As for the Spiriva - it's a slow-acting version of the atrovent, so my own experience is that where the atrovent opened up something that the salbutamol couldn't, the Spiriva keeps open something that the Seretide can't.

    Personally I feel that having my home neb (for a month) has already avoided at least one hospital admission - but it probably depends on how your asthma works. My asthma goes green->red really fast. Then either I can get back to the green zone in 10 or 20 minutes (or less) with the spacer + ventolin, or I wind up only back in the yellow zone, still coughing like crazy, gradually dropping down to the bottom of that yellow zone over several hours as the cough aggravates things further. So - my current protocol is that if six puffs doesn't get me back to at least the edge of the green zone then I'll use my nebuliser, and generally within half an hour I'm back in the green. It seems to be working so far, though my partner has to keep reminding me that I am *allowed* to use it - somehow I feel like it's naughty.

    I guess it depends on what's behind the attack as well. My lungs are stupidly fussy about temperature changes and humidity changes. If I can get those (silly) reactions back fully under control then it avoids the negative spiral. Whether it'll work that way if I have a chest infection or even a bad cold I'm not sure. I haven't tried it with exercise yet but I'll let you know when I do. I certainly feel much more confident about the idea of exercising knowing that I have the option of a nebuliser afterwards without having the hassle of hospital or even the GPs.

    On a friend's (a GP) advice, I bought a crappy cheap pulse ox to go with it. I know they're notoriously unreliable, but I've calibrated it against the hospital one and checked it on lots of other people. I wouldn't rely on it to say that I was fine (because like you I can retain CO2 rather than drop my sats), but I have discovered that I do drop my sats during a really acute severe attack (into the 80s), and so if they weren't coming back up again quickly, or if that was happening repeatedly rather than only at the start of the attack, I would take that as a cue to do the 999. So - provided you don't take it as a false positive, I think it's a good thing to have alongside a nebuliser. You just have to know that when it reads 93+ it means nothing really, but if it reads 92 or less for more than a minute or two you need to get your phone out!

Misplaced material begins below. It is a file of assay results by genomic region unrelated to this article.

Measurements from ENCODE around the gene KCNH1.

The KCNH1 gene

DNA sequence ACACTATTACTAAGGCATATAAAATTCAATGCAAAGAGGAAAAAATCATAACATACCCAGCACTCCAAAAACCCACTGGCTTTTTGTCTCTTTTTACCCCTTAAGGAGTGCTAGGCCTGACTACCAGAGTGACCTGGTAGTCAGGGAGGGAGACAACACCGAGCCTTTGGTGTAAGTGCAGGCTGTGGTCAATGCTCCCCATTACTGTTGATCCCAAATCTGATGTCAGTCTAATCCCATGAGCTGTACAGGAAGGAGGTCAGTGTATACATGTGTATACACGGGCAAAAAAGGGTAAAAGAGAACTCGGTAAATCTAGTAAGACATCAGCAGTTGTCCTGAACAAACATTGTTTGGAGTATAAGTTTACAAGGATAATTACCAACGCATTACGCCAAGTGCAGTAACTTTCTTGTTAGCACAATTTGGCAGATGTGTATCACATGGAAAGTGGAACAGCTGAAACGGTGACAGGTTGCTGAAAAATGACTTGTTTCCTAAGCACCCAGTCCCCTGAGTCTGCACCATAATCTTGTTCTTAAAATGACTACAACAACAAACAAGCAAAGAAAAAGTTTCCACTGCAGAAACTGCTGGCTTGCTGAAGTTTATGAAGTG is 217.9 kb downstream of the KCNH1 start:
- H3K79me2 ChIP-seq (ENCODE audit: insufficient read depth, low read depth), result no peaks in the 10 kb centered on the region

It's also useful to have a readout of your pulse (I find). I discovered that when I'm struggling my pulse can be at 115/120 just sitting watching TV. If I have a nebuliser and my pulse is coming down rather than going up then I know it's doing the job!

    hth,

    C

  • i do tend to go quite quickly sometimes, which is part of what makes me more willing to go with the home neb option. Also as much as i *should* get help when my inhaler isnt working, i feel like i am really treated badly by A&E if my attacks resolve with 4 nebs (a lot more inhaler than it would be safe at home but they still seem to think its not severe enough for me to be in hospital) which does make me reluctant to get help. and so i think if i could have a neb myself then i might be able to have it early enough to avoid needing lots of nebs.